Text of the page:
Spending Limits Rejected
State voters in Maine, Nebraska and Oregon on Tuesday rejected proposals that would have set strict limits on increases in state spending. The proposals all could have made it much more difficult for public colleges to obtain budget increases.
For colleges in other states, Tuesday provided some good news with approval to issue bonds for key projects.
The various state "Taxpayer Bill of Rights" measures have been particularly worrisome to colleges. Because large chunks of state budgets are entitlements or involve public safety, states that pass such measures almost always have to cut or severely limit spending on colleges (or impose substantial tuition increases). That's because higher ed ends up as one of the largest "discretionary" items available for lawmakers to use in meeting budget goals.
In Maine, unofficial results had such a measure losing, attracting only 45 percent of the vote. In Nebraska and Oregon, similar results were coming in, with results particularly lopsided in Oregon, which has in the past approved tough limits on spending and seen dramatic cuts to education follow. In Nebraska, public college and university leaders were explicit about the possible impact of the measure there, saying that it would have led to substantial budget cuts and tuition increases.
While public higher education leaders were hoping for those measures to fail, many had high hopes for bond measures. In California, billions in infrastructure bonds were on the ballot, and early returns suggested that 1D -- which would provide $10.4 billion in funds to improve and expand existing facilities in the public school, community college, University of California and California State University systems -- was only narrowly ahead, and running slightly behind other bond measures. This morning, however, the Associated Press projected 1D would pass. Under the measure, the California Community College System would receive about $1.5 billion from bond sales, the University of California system would receive $890 million and the California State University system would receive $690 million.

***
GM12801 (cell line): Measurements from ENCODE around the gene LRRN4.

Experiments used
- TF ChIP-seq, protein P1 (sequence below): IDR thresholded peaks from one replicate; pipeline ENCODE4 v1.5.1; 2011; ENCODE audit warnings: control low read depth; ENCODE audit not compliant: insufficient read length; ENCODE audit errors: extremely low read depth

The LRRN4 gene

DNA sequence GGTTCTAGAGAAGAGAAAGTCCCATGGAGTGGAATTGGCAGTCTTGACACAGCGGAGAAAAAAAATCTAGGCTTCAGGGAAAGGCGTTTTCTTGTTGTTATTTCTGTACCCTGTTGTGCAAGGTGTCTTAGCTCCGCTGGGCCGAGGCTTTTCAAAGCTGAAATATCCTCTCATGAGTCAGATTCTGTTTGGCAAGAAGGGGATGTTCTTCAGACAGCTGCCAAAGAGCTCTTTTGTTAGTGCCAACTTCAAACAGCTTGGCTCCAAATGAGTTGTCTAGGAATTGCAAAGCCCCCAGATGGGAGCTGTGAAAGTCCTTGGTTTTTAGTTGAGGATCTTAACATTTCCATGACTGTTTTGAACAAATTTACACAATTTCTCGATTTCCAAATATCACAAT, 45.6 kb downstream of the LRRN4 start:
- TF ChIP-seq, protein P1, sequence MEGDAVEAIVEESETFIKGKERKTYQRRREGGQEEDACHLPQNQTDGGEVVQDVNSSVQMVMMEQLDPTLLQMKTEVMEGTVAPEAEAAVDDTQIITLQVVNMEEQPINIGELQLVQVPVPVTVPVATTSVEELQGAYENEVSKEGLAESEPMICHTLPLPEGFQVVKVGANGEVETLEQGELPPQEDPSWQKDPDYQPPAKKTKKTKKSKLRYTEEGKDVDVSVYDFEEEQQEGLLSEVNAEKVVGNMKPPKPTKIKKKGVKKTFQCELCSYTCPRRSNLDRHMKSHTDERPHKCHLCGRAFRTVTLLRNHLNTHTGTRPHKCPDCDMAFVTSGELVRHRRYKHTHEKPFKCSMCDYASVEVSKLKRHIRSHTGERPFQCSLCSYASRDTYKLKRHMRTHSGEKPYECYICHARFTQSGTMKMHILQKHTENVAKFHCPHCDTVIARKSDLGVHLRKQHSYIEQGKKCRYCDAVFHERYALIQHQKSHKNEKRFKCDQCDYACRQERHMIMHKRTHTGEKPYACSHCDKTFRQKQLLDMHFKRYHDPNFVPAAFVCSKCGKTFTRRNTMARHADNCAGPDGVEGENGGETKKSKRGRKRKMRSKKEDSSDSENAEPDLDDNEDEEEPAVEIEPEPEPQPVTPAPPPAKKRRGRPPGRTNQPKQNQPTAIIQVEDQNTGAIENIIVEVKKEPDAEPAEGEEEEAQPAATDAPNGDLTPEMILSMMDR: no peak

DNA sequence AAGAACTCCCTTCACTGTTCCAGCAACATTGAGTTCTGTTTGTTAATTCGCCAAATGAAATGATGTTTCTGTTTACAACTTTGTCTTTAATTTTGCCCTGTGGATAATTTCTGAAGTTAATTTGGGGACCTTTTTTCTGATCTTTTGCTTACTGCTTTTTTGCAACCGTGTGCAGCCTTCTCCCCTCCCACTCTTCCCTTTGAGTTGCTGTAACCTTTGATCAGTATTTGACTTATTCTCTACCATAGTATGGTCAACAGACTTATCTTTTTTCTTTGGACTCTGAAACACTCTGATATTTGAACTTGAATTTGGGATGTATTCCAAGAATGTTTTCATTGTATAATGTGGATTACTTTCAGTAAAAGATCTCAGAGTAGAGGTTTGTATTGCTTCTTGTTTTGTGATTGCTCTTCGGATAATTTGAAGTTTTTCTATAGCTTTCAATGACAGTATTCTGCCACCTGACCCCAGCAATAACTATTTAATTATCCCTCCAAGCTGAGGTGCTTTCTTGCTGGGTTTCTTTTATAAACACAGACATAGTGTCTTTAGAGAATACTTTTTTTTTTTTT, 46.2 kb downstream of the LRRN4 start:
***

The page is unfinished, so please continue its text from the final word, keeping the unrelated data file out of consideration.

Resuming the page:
Beyond the statewide measure in California, many community college districts were also sponsoring bond votes. The San Diego Union-Tribune reported this morning that an $870 million bond proposal for the San Diego Community College District held a healthy lead, while the Palomar Community College District was on the verge of winning enough support for a $694 million package. Elsewhere in California, a bond package for the College of the Canyons was also running ahead.
Rhode Island voters approved $65 million in bonds for a new College of Pharmacy building at the University of Rhode Island and $7.8 million for renovations at Rhode Island College. In North Carolina, Forsyth Technical Community College won approval for a $25 million package.
Not all bond proposals were successful. In Oregon, Mt. Hood Community College saw its $58 million proposal voted down, 56 percent to 44 percent, according to The Gresham Outlook. College officials lost a larger bond proposal in 2002 and hoped that by scaling down their proposal, they would win necessary voter backing.
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